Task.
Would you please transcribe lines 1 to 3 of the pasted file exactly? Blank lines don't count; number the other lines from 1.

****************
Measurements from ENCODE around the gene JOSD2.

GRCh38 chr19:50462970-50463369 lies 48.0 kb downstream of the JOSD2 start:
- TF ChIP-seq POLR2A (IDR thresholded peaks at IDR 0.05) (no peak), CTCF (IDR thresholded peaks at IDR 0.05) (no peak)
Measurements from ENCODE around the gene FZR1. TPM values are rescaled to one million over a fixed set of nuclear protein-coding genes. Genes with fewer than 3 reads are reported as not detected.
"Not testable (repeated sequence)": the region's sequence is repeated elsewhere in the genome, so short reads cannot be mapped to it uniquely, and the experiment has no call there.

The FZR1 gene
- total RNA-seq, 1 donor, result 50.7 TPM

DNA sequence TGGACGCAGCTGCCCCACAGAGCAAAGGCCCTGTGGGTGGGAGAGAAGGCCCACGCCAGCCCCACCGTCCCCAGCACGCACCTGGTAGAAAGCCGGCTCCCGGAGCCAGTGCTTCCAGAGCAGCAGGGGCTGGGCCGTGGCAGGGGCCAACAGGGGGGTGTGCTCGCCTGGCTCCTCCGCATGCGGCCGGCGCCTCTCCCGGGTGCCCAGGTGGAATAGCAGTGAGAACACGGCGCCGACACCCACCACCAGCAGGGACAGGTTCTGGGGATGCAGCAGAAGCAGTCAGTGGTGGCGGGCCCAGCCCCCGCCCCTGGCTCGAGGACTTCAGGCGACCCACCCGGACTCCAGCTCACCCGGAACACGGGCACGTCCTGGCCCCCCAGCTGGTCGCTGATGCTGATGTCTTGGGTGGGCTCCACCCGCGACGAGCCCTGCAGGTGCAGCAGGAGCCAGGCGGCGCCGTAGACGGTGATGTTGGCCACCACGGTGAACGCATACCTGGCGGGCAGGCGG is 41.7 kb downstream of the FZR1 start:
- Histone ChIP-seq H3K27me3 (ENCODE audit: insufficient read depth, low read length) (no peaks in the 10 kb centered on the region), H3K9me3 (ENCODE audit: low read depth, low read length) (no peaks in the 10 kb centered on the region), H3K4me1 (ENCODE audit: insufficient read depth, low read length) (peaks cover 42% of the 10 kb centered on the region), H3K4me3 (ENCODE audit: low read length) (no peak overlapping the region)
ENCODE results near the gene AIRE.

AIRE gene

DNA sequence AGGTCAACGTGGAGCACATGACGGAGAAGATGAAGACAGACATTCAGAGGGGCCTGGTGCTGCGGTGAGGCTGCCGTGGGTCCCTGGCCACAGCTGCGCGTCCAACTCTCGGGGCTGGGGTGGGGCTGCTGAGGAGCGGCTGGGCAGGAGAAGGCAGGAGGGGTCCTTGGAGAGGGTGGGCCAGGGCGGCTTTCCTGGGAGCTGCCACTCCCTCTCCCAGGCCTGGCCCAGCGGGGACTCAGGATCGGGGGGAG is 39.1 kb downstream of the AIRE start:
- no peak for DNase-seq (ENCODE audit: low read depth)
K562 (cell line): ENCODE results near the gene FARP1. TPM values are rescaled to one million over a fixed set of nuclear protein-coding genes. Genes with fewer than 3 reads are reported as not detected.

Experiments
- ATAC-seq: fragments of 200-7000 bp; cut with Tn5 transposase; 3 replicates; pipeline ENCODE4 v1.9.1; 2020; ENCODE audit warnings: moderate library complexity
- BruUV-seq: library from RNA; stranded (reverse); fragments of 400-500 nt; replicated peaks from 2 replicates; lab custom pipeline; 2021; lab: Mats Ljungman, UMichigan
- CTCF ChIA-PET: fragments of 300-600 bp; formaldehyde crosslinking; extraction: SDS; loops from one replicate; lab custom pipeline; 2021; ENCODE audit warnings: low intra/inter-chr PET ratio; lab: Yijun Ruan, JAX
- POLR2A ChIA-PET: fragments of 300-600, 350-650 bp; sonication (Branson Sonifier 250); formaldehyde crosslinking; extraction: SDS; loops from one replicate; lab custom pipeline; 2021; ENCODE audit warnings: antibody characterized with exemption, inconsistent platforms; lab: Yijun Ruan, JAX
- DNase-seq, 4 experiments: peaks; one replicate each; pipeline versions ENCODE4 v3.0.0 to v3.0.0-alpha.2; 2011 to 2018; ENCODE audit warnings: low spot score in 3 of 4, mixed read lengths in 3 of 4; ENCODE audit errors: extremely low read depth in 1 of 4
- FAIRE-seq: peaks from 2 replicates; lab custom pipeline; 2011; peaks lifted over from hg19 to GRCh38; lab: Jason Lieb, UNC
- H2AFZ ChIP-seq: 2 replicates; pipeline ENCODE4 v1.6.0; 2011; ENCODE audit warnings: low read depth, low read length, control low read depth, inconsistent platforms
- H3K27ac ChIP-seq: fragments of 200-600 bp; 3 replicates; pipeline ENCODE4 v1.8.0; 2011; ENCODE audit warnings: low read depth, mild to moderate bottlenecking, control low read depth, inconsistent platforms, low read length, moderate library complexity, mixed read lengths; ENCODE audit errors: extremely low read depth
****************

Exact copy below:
Measurements from ENCODE around the gene JOSD2.

GRCh38 chr19:50462970-50463369 lies 48.0 kb downstream of the JOSD2 start:
- TF ChIP-seq POLR2A (IDR thresholded peaks at IDR 0.05) (no peak), CTCF (IDR thresholded peaks at IDR 0.05) (no peak)